I mentioned a couple of days ago that a friend was scheduled to transit Bangkok overnight on the way back home from Kathmandu, Nepal. With the Bangkok airport closed, this was a challenge. (And to top it all off, many connections out of Kathmandu involve flying to Delhi and onward through Mumbai.)
To complicate matters further, the flight from Kathmandu to Bangkok was on a separate ticket from the rest of the journey. United has historically refused to issue awards on the Thai Airways Bangkok-Kathmandu segment despite generally good availability in business class. I tried once for the award and found availability on two days only out of sixty I queried, and then only in coach. Thai was offering award seats on the flight on more than fifty days during that period.
United has a travel waiver for Bangkok (currently extended through December 15) permitting rescheduling of flights and also changing departure cities. The waiver doesn’t actually mention award travel, but that wasn’t a problem.
It used to be that Star Alliance awards issued by Mileage Plus were completely non-changeable after commencement of travel. That was changed recently, permitting changes provided that all remaining flights are actually on United (or can be changed to fly only United). While one Flyertalk member mentions rebooking on Singapore, United said they could only rebook onto their own flights. Since they were being more than helpful, and there were plenty of flights that would work, I didn’t push the matter when I spoke with them.
But the trick was going to be getting out of Kathmandu. First, Thai Airways has much of the lift out of that city. Their 10 weekly flights are all on Boeing 777 aircraft, the largest plane landing at the airport. With those flights cancelled, there are many people trying to get out of the city. Additionally, flights out of Kathmandu can go through spurts in which they fill up quickly even without unrest. There were simply very few seats available to convenient destinations — nothing to Hong Kong on Dragonair, nothing to Seoul on Korean, nothing to Singapore on Silkair.
And what was showing up as available was expensive. Very expensive. At least without waiting a week or so to get out (flights to Delhi on Royal Nepal or Jet Airways could be had for less than US$300 one-way… when availability could be found, which mostly meant waiting several days). Confirmable flights to Hong Kong meant $1200. Coach itineraries to Singapore were showing up at $2800 with two connections.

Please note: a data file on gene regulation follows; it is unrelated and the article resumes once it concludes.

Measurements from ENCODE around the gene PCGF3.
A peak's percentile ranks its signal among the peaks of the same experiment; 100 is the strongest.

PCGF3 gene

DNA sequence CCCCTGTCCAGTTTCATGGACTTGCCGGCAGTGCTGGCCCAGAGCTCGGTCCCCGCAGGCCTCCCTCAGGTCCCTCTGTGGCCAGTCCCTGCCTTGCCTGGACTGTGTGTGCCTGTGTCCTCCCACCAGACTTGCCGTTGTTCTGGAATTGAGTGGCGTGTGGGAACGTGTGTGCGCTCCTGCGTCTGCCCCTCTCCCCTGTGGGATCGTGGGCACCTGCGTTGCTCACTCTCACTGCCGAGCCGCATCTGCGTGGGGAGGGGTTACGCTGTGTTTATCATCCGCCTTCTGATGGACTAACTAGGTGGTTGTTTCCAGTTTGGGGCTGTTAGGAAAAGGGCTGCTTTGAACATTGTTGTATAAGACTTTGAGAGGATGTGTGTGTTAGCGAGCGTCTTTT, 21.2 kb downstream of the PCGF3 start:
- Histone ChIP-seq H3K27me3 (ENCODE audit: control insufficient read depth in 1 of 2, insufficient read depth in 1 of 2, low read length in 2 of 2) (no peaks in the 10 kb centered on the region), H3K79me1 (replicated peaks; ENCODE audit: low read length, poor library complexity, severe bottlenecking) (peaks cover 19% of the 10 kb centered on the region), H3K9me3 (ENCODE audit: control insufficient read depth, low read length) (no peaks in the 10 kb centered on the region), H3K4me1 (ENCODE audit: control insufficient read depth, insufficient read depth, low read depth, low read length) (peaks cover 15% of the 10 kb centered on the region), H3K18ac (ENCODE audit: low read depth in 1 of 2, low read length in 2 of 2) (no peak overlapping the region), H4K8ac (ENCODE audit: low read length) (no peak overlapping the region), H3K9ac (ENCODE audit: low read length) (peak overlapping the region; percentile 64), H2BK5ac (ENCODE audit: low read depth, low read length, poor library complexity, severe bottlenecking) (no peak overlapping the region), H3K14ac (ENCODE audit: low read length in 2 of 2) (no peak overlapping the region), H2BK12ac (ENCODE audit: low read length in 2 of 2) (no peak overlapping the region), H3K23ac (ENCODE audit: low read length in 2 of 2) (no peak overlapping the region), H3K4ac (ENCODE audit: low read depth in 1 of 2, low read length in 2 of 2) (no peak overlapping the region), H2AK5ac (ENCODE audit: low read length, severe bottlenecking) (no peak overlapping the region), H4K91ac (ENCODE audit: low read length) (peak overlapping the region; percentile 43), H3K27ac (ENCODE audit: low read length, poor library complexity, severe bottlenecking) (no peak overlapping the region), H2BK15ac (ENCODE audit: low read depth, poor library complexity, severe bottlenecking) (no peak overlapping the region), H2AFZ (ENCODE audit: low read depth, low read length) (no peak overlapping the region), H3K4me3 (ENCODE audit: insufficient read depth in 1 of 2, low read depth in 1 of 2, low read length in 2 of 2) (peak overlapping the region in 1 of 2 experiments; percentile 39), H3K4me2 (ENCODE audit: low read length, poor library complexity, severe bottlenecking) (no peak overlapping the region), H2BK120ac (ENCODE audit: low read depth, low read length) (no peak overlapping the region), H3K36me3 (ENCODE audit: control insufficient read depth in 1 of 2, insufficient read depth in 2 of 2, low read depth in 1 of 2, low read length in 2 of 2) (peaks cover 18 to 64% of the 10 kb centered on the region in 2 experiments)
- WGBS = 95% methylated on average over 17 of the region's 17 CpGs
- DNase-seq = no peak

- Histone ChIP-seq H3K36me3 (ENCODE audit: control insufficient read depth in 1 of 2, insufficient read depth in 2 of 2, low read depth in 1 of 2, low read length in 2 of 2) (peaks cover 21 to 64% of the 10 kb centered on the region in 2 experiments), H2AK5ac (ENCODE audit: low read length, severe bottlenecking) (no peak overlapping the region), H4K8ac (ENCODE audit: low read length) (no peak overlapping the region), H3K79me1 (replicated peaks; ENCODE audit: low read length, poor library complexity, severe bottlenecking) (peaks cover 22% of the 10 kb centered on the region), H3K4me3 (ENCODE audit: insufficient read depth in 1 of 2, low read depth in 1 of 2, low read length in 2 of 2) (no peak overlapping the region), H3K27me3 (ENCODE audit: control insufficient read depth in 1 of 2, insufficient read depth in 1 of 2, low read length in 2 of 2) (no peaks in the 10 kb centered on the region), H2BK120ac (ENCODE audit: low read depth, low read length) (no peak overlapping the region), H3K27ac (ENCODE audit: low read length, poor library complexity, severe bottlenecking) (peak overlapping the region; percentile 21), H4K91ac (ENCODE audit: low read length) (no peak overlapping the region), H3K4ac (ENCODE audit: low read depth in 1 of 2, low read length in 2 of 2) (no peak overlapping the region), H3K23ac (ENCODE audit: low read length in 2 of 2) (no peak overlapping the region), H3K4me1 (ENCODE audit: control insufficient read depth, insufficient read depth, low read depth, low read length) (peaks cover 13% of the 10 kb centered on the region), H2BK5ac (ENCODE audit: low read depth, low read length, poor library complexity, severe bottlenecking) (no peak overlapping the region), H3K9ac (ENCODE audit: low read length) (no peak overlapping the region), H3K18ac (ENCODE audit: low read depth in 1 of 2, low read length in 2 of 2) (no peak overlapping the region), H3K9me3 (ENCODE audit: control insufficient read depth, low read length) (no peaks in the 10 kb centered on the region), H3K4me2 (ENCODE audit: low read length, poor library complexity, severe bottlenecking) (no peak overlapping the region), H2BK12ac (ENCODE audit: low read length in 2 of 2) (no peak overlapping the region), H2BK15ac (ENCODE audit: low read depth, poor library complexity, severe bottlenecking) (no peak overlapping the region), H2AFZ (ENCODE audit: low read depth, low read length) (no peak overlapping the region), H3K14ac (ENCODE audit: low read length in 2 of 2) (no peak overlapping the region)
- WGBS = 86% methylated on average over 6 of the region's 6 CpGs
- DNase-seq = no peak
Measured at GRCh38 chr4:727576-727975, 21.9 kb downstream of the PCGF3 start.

I finally found a flight on Royal Nepal to Delhi connecting onto Hong Kong on Cathay Pacific, but when trying to buy it Royal Nepal didn’t confirm. Fighting the good fight, I tried Jet Airways in business class to Delhi, but it got in too late to connect. Then Indian Airlines to Kolkata and on to Delhi, requiring an overnight before continuing to Hong Kong. But India doesn’t offer visa on arrival, which means staying airside — which I don’t believe would be possible in Kolkata for a connection to Delhi, and would have required staying airside overnight in Delhi in any case (and there’s no airside hotel, I don’t recall an airside sleeping option of any reasonable kind, although modest sleeping accomodations can be found in Kolkata for ~ US$4).
Finally I found a business class itinerary through Kolkata to Singapore for $1000. Coach to Singapore was $2800 (due to availability, involving full fare coach purchases on three carriers) whereas business was only about 35% the cost. Even so a fortune for intra-Asia travel, it involved piecing together business on two carriers. Fortunately Singapore could issue the ticket.
Now back to United — we had already found availability out of Hong Kong. Now we had to get there from Singapore. Fortunately United’s Singapore-Hong Kong morning flight connects nicely, both with the Singapore arrival on the separate paid ticket and with the onward Hong Kong-San Francisco flight.
Ultimately this was going to be a tremendous amount of flying. But at least it was in business and first class the whole way. And the refunded Thai Airways segment was going to cover half the cost of getting to Singapore, and home ultimately just a couple of days later than originally planned.
The other consideration was a flight to Delhi and a new award ticket back to the states via Frankfurt. All United would book (despite plenty of availability on Lufthansa) was coach. And even that would have meant 80,000 miles, and it would have been a real fight to get back any miles on the unused return portion of the original first class award. In fact, since they were offering to rebook folks the flight cancellation might not have been a sufficient hook in the argument with Mileage Plus.